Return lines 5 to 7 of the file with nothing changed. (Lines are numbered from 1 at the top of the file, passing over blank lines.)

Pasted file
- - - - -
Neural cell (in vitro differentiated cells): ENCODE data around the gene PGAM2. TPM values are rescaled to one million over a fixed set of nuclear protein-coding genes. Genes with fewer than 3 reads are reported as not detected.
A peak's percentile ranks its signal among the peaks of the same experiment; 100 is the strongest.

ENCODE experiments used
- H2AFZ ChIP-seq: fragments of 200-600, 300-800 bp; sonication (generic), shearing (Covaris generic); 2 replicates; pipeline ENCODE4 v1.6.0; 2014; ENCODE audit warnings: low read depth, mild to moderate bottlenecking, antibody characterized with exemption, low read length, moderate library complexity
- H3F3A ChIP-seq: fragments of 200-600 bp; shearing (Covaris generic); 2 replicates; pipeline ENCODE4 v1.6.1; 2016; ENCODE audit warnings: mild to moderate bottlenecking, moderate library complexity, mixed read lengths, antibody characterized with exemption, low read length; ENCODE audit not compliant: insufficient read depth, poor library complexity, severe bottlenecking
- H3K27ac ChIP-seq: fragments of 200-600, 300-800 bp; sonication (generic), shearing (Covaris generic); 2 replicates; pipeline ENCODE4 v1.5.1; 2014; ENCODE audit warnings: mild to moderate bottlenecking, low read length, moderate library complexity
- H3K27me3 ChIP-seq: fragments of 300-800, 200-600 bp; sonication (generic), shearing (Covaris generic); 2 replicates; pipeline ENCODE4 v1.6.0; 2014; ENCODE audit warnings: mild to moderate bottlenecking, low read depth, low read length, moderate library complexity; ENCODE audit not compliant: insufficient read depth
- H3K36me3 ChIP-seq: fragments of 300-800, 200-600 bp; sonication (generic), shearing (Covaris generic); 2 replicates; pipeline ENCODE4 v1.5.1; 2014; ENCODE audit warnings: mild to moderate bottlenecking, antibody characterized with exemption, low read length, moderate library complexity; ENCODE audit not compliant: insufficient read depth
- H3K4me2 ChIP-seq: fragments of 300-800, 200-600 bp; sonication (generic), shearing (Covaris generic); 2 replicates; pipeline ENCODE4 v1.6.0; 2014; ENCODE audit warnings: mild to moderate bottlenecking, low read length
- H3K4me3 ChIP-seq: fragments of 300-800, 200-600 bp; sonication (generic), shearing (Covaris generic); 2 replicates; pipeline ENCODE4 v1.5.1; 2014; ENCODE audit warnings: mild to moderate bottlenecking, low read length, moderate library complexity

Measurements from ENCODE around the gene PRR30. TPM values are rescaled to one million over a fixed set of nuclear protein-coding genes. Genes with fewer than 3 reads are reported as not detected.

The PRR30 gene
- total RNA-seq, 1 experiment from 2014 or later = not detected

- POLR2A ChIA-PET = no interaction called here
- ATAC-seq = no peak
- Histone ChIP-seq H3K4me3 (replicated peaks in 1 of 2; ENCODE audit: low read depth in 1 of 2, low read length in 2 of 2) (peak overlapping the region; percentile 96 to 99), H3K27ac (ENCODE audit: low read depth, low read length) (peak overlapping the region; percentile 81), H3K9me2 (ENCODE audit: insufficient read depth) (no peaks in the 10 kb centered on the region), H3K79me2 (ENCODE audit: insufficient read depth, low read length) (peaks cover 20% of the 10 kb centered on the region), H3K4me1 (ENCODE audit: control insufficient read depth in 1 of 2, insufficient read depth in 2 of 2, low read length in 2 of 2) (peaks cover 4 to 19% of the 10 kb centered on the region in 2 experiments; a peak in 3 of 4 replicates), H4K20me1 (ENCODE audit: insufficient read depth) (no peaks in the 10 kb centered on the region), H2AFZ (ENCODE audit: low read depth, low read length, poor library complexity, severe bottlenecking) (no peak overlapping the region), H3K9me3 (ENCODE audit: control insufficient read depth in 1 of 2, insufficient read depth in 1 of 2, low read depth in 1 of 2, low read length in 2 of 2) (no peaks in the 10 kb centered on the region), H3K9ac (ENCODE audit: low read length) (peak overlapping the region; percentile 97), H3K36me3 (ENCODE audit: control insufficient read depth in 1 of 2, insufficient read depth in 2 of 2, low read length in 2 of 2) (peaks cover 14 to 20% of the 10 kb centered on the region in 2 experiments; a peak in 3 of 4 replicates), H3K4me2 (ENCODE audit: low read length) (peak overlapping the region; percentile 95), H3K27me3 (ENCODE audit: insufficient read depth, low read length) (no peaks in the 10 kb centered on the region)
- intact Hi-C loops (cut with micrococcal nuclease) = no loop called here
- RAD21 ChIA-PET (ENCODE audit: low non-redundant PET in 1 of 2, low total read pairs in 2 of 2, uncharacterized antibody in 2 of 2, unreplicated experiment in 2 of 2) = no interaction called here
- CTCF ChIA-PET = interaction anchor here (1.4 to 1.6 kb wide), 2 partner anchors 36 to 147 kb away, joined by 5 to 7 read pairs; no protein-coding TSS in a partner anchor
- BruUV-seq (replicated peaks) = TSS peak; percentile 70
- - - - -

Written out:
- H3F3A ChIP-seq: fragments of 200-600 bp; shearing (Covaris generic); 2 replicates; pipeline ENCODE4 v1.6.1; 2016; ENCODE audit warnings: mild to moderate bottlenecking, moderate library complexity, mixed read lengths, antibody characterized with exemption, low read length; ENCODE audit not compliant: insufficient read depth, poor library complexity, severe bottlenecking
- H3K27ac ChIP-seq: fragments of 200-600, 300-800 bp; sonication (generic), shearing (Covaris generic); 2 replicates; pipeline ENCODE4 v1.5.1; 2014; ENCODE audit warnings: mild to moderate bottlenecking, low read length, moderate library complexity
- H3K27me3 ChIP-seq: fragments of 300-800, 200-600 bp; sonication (generic), shearing (Covaris generic); 2 replicates; pipeline ENCODE4 v1.6.0; 2014; ENCODE audit warnings: mild to moderate bottlenecking, low read depth, low read length, moderate library complexity; ENCODE audit not compliant: insufficient read depth